April 1, 2017
Click here for the full written transcript of this podcast episode.
Last year, after racing the AT&T Spartan Stadium race in San Francisco, I took my wife and twin boys to a private screening of one of the only movies I saw during the entire year last year (I'm not much of a Hollywood guy).
Actually, this wasn't even a movie. It was a documentary, a genre that I really only tap into when my assistant sends me an audio download of some documentary somebody tells me I “must-see” and then I listen to it while I'm walking through the forest and imagine what is going on from a visual standpoint (as a film nerd, my guest on today's podcast would probably throttle me for this).
Anyways, I walked out of the screening incredibly impressed. I laughed, I was inspired, I was on the edge of my seat, my kids were howling with laughter, and my wife loved it.
So what did we see exactly?
The documentary is called “Rise Of The Sufferfests“. It's all about the global obstacle course phenomenon, and in a highly entertaining and funny way, it explores the history of the sport, the psychology behind it, the personalities that drive it, and asks what it says about the world we're living in. Here's the trailer:
Director Scott Keneally is my guest on today's show. This self-proclaimed “beta male” has been stuck in the mud since the fall of 2011, when he tackled his first Tough Mudder. Back then, the first-time filmmaker had no idea he’d be making a movie about any of this stuff. He went into it with a simple plan: to suffer and write a story about the suffering.
Keneally had previously confessed to things like bedwetting and sweaty pits in places like the New York Times Styles section, and figured the one about training up and tackling a paramilitary assault course would make for funny material. That essay was featured on the cover of his local alt-weekly, but more importantly, while researching the history of the company, he stumbled upon a “Social Network”-style scandal surrounding its origins. He quickly reinvented himself as an investigative journalist, and his story ultimately landed on the cover of Outside. The exposé received widespread media attention, opening doors to a consulting gig with 60 Minutes Sports, a speaking engagement at Stanford Business School and—by kismet or luck—an unlikely new career path as a filmmaker.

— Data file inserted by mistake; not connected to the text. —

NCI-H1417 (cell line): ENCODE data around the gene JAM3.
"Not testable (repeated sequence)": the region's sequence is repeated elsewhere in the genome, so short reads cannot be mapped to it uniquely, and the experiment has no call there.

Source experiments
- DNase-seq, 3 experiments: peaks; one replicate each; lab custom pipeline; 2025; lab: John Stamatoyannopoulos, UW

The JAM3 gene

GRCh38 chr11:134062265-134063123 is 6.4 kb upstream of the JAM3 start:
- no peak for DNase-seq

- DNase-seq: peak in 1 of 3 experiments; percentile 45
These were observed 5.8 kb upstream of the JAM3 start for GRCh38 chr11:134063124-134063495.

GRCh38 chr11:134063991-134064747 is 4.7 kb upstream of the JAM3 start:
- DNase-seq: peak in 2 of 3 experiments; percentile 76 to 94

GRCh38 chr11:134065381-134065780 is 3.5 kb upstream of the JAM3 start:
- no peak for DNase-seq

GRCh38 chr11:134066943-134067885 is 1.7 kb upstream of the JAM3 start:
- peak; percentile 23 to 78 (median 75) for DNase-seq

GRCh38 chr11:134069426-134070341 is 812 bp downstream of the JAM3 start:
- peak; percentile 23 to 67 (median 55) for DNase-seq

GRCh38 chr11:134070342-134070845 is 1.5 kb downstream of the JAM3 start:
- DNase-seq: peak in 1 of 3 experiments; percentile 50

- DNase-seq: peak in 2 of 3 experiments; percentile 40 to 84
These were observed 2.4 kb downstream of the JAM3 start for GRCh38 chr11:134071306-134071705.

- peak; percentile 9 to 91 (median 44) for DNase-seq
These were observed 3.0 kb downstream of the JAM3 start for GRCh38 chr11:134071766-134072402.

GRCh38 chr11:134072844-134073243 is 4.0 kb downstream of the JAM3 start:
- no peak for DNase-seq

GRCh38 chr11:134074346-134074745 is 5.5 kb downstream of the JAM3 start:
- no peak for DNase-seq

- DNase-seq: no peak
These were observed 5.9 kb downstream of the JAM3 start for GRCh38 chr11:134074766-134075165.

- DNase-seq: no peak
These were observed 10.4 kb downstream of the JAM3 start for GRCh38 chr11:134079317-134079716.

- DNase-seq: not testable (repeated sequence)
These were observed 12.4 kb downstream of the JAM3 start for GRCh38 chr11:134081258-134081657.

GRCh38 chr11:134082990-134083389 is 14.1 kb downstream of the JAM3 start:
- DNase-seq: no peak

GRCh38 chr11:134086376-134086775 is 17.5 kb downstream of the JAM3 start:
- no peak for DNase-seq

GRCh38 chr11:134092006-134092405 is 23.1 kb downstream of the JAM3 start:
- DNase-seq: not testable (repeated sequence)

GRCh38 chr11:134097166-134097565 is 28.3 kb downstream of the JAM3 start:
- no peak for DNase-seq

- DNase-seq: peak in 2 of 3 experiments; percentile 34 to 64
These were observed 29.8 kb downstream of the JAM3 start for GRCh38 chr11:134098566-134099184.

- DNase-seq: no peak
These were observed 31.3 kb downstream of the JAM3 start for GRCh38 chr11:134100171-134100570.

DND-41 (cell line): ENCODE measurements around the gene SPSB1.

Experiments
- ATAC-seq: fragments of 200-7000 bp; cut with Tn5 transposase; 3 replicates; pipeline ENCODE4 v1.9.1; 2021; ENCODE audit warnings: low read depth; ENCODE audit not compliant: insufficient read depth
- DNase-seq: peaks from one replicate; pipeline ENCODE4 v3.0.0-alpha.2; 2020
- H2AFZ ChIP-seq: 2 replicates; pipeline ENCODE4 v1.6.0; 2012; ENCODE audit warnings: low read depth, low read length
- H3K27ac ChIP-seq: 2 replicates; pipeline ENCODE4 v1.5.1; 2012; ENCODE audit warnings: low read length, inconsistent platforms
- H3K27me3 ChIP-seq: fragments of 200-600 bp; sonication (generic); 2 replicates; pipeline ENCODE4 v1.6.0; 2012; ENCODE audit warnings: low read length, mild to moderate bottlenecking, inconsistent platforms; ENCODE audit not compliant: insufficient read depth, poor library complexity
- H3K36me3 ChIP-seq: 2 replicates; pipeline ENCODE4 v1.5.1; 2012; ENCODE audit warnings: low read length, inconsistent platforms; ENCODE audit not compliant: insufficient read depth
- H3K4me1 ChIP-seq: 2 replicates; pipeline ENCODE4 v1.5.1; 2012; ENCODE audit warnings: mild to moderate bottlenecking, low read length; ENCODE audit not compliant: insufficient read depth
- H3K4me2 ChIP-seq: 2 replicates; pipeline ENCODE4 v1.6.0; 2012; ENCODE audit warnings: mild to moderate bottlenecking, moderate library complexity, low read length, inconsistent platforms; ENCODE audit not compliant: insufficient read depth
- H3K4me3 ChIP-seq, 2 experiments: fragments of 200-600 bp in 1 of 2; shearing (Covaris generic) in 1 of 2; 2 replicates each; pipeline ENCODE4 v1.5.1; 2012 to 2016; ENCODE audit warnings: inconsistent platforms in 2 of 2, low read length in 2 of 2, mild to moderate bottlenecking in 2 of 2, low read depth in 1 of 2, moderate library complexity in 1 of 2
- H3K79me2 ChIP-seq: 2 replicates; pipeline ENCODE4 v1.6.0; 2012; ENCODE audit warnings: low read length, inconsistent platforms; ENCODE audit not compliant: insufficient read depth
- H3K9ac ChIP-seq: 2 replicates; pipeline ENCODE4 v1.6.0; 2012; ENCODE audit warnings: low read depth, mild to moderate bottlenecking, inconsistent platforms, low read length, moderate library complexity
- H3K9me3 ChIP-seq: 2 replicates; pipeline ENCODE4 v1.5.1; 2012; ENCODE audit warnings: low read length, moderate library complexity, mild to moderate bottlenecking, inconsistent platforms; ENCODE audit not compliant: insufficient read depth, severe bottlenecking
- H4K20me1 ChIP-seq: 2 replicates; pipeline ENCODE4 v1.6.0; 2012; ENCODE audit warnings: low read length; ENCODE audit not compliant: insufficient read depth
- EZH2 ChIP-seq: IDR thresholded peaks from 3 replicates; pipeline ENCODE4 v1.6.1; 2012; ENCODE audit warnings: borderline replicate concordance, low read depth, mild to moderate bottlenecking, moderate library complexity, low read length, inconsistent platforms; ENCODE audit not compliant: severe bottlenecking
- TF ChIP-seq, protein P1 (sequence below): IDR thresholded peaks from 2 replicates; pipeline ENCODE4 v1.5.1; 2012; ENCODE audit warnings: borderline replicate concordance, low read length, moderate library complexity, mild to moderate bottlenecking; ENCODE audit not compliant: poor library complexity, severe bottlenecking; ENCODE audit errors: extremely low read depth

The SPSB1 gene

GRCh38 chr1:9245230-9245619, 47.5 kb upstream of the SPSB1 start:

When he’s not running in mud, Keneally works as a treatment writer for some of the top directors in music videos and commercials. Over the past 15 years, he has collaborated on videos for Rihanna, Madonna, Katy Perry and Miley Cyrus, as well as Paris Hilton’s infamous burger commercial. He has also been known to play didgeridoo with the criminally under-discovered rock band OURS, through which he has toured with Marilyn Manson and recorded on the band’s Rick Rubin-produced record, “Mercy.” He received his B.A. from Boston College (’99) and his M.F.A. from University of San Francisco (’04). He lives on a vineyard in Sonoma County, CA, with his wife and little boy.
During my discussion with Scott, you'll discover:
-How raves, micro-dosing with LSD, and rebelling against being a preppie turned Scott from wanting to be the president of the United States to instead making music videos and eventually obstacle course racing…[13:45]
-The crazy, eccentric man named “Mr. Mouse” who inspired Scott to make the Sufferfests movie… [19:45]
-Scott's take on why millions of people are suddenly paying to suffer through ice, fire, electricity, barbed wire, mud and more…[28:20]
-The concept of “The Strenuous Life” and why humans are hardwired to want to get out of our comfortable lives…[31:20]
-Why a shocking number of people are doing obstacle course racing to get a good profile pic…[35:20]
-The intriguing link between the “masculinity crisis” and obstacle course racing…[47:05]
-Why you must have some aspect of fear and discomfort in your life…[52:00]
-What were the craziest adventures you embarked upon while filming Sufferfest? [59:35]
-What Scott thinks is the next “big thing” in OCR…[62:20]
-And much more!
Resources from this episode:
–Theodore Roosevelt's “The Strenuous Life”
-Book: Generation Me – Revised and Updated: Why Today's Young Americans Are More Confident, Assertive, Entitled–and More Miserable Than Ever Before
–What Doesn't Kill Us podcast with Scott Carney
Do you have questions, thoughts or feedback for Scott or me? Leave your comments below and one of us will reply!
One thought on “Why Millions Of People Are Paying To Suffer Through Ice, Fire, Electricity, Barbed Wire, Mud & More: Rise Of The Sufferfests Review.”
Very interesting content but you didn’t really answer the question about why so many women are involved, other than the general for everyone, societal disconnection. Men have a crisis of identity with the two income family, but what about women? I wish you would have delved into that aspect more.